Back in the early 20th Century, when there was an identified need to improve the marksmanship skills across the public, miniature calibre rifle (usually .22 rimfire) ranges were established.
The Firearms Act of 1968 continued to recognise this need to introduce newcomers to shooting and Section 11(4) provided the facility for such ranges, with rifles and ammunition to be run at a local level.
The fact that this includes range operators being able to buy rifles and ammunition without a licence or police suitability check presents credible risk and is no longer in anybody’s interest. As criminals and terrorists could easily exploit such opportunities, I would agree this need to be addressed.
The Government recognises the importance of such ranges when well run to introduce young people to the sport and to provide proper safe firearms training.
They therefore propose to retain the benefits while improving the controls so that police checks and approval are required for a person operating a miniature rifle range. The operator will require a firearm certificate and have proper security arrangements in place for the storage of the .22 rimfire only rifles and ammunition.
We must keep the provisions of 11(4) that provide for newcomers to shooting to be able to get training and experience on well organised ranges without the need for their own firearms licence but making sure the right people are running them will avoid risk.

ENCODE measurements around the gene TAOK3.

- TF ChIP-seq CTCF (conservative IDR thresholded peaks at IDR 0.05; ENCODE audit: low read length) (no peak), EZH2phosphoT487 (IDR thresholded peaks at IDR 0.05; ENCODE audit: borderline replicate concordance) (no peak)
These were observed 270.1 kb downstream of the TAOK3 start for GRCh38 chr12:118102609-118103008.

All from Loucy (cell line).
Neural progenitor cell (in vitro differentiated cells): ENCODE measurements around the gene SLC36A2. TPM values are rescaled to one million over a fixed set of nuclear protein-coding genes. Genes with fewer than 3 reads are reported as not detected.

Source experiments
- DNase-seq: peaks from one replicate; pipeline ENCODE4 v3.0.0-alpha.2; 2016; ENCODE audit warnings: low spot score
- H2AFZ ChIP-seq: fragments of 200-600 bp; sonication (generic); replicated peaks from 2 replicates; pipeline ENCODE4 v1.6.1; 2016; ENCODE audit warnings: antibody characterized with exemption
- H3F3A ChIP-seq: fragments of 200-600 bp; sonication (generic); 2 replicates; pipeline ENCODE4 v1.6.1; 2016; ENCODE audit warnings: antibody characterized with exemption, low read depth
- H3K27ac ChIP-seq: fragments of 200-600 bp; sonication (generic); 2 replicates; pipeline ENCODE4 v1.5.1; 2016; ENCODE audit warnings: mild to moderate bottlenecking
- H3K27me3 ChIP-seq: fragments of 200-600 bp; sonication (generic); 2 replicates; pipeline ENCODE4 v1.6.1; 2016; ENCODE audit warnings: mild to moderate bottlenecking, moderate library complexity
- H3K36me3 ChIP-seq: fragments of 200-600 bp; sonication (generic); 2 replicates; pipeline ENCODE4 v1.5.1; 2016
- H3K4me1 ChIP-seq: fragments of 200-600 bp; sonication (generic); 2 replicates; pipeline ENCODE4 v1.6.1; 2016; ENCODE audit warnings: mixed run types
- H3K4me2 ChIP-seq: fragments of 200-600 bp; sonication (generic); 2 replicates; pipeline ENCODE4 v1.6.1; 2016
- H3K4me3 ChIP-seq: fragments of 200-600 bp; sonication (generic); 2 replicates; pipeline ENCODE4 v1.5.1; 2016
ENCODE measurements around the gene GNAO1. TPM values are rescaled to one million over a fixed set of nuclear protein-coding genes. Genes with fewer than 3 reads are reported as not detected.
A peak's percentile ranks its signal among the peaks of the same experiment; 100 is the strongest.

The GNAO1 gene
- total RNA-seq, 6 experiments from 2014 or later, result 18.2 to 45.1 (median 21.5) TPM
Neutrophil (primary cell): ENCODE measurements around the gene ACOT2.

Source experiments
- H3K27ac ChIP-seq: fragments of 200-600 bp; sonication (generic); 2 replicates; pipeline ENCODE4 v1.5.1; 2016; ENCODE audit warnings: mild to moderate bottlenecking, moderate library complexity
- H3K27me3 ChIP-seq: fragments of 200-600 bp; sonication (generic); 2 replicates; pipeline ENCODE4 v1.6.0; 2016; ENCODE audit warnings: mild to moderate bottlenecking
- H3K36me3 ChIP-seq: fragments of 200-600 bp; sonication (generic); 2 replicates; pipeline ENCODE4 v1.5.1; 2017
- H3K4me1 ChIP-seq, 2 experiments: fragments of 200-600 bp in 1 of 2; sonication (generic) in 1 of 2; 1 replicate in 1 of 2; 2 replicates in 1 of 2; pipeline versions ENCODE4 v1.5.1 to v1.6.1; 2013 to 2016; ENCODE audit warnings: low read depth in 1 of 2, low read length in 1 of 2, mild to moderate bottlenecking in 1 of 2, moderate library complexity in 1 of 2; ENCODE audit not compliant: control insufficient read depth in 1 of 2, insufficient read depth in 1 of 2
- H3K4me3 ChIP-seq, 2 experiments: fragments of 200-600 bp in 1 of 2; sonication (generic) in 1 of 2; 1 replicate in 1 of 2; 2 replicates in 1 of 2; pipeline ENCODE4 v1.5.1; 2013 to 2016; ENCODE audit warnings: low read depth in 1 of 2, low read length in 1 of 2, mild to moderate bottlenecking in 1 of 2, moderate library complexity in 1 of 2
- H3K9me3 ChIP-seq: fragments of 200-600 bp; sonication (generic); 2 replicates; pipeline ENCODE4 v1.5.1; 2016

Law Enforcement bodies have raised concerns that component parts of ammunition are too easy to obtain and are being used by criminals to unlawfully manufacture complete rounds of ammunition.
As a result, the Government is proposing that a new offence is created; to be in ‘possession of component parts of ammunition with intent to manufacture unauthorised quantities of complete rounds of ammunition’.
Already, the primers and propellants for ammunition making are controlled. Certificate holders are able to acquire all the parts they need and manufacture their own rounds to the holding levels authorised on their certificates.
This would have no impact on those activities. However, this measure would allow police to act if they believed a person had obtained parts with the intent to manufacture illegally.
Deterring illegal activity that threatens lawful ownership should be a good thing but, as it’s already illegal to be in possession of ammunition without a licence, does this measure really help?